No matter how many “fun” activities are planned on the Susquehanna River bank during events such as RiverFest this weekend, those of us who were here in June 1972 will always know the river has potential to be anything but fun.
And with good reason.
Early-morning sirens, ravaging waters, stinky mud, the loss of treasured possessions — devastation — are memories embedded in our minds from that terrible day — June 23, 1972. That was the day whenthe river rose to never-before-seen heights, burst through the protective levees and spread to one mile across the valley we called home.
Homes, businesses and people’s ways of life were not just altered, they were lost.
So forgive us if we don’t frolic by the river this weekend. Pardon us if we fail to celebrate the goodness of our urban stream. Mark us absent while we remember just how much we fear what happened 41 years ago and almost did again nearly two years ago. Heavy rains and rising river levels drive us crazy and always will.
I went through it. I lost my Plymouth High School 1966 District 2 championship basketball jacket. Red with black leather sleeves, it was a real beauty. Pictures of my mom who died four years earlier — gone. Along with most family photos.
My Little League scrapbook. My classic 1960s record albums. My dad’s heroic war records and medals. My mom’s cookbooks and recipes. My 1968 Wyoming Valley West High School yearbook. My childhood. My memories. A large part of my life swept away by that river. Washed all the way to who knows where.
I remember being awakened by a voice amplified through a bull horn telling us — all of us — in a very convincing tone, to get out of our homes and to head for higher ground. My dad and I went to his sister’s. Like so many others, we never returned to our home.
The struggle to return to something normal was just starting. Either live with family or friends or enjoy the comforts of a HUD trailer. The choices were slim, but inconvenience was the least of our worries.
Jobs were on hold, if not lost. The good people of Wyoming Valley were extremely resilient. They fought back. That river beat them up pretty bad, but they wouldn’t be defeated.
So people cleaned up. They gutted their homes and buildings, which were already stripped of their character. Walls and ceilings were removed. Mud was shoveled from basements and first floors.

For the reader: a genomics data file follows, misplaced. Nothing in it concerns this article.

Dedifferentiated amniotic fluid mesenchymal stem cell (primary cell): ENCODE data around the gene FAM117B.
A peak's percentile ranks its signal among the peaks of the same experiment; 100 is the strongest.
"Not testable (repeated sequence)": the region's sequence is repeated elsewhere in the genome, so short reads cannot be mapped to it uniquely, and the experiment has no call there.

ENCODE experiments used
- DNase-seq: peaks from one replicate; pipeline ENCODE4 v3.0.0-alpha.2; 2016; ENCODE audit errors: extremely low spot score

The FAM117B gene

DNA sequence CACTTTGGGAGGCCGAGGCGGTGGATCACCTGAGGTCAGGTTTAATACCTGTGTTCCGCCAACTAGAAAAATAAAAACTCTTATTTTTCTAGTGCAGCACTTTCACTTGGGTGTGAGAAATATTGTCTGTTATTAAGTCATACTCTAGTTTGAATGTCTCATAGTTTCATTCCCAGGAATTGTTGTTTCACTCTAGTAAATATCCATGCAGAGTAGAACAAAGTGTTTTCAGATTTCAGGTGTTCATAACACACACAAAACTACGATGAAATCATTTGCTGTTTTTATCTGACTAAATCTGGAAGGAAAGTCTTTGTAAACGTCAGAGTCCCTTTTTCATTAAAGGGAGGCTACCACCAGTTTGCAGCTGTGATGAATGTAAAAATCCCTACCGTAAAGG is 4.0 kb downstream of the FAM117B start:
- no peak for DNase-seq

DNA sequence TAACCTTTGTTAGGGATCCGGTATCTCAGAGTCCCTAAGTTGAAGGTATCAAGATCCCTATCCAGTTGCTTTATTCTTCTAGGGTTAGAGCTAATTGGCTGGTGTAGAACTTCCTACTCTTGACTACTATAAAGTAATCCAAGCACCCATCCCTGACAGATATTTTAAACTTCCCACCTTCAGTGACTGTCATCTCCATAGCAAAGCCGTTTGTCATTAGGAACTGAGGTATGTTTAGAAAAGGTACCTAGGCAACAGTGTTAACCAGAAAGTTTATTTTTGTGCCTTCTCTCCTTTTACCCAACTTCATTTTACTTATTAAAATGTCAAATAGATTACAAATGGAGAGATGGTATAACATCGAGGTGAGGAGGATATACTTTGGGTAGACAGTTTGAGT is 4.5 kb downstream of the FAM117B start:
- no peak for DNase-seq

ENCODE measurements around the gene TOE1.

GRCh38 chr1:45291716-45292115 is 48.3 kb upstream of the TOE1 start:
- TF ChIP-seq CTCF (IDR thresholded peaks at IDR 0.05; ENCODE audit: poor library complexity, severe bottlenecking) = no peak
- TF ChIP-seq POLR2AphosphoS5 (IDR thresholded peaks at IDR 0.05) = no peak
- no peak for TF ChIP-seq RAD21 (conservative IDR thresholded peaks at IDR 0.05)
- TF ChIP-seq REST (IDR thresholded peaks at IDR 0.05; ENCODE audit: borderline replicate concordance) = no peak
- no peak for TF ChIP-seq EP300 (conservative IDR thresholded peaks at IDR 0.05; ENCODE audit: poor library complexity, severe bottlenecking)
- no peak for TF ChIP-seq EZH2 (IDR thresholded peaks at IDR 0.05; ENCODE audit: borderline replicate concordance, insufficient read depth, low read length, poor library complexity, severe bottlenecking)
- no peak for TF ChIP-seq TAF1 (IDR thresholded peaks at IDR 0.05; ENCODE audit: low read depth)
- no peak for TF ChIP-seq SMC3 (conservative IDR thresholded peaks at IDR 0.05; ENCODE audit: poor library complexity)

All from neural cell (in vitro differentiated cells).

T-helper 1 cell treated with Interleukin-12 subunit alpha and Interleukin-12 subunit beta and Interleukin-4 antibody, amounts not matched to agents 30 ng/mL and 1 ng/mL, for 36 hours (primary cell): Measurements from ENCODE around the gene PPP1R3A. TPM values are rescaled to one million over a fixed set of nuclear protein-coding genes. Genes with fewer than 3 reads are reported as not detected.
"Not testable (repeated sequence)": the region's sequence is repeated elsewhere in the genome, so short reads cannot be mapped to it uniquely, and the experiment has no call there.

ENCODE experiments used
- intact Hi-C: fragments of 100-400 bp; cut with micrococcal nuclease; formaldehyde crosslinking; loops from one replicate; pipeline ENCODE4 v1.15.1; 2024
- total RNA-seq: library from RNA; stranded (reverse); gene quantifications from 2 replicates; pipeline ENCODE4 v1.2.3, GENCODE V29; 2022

Piles of people’s lives were stacked out front for the U.S. Army Corps of Engineers to gather up and take to landfills — burial sites for all that was everything to everybody.
In Plymouth — Old Shawnee — much of the downtown was hit. As people filtered back to their homes to assess the damage, others volunteered to help them clean up. Hundreds of people would show up daily to be sent out to do the same thing — shovel mud, rip out walls and ceilings, throw out furniture and occasionally offer comforting words to the homeowner or to look for a missing pet. They did it religiously, exhibiting a worth ethic and level of compassion second to none.
If you were lucky enough to be paid for your work, you’d get 20 bucks a day.
These men and women — some of them flood victims themselves — wanted to help their fellow townsfolk to rebuild their homes and their lives. It was group therapy at its best. People were distraught, heartbroken and scared, and together they managed to do far more than federal funds could ever do. But the money helped, too.
Gradually, people either returned to their floodplain homes, or they opted to seek higher ground. That alone was a difficult decision — to leave the only place you’ve ever called home for a new beginning in a new neighborhood in a new town. And that’s before you decided on where you would seek employment because your old employer was either weeks or months away from reopening. Or relocated out of the area. Or out of business.
These were not the good old days. The summer of 1972 was as difficult as one could be for thousands of flood victims.
So it’s no wonder most of them aren’t all that interested in celebrating the river or watching a dragon boat race. June, 1972, was anything but a festival. It was a time we want to forget, but can’t.
It’s been said time and again that those of us who were knee-high in the mud during the aftermath of the Agnes Flood can still smell that stench. It’s true. I know I can, and the closer I get to the Susquehanna, the easier it is for that smell to return.
And when the smell hits, the memories follow.
The River Common is beautiful, and as under-used as it is, it’s a great asset and should be used to market our area to attract new residents and businesses.
But don’t expect many 1972 Agnes victims to be at the river as part of the welcoming committee.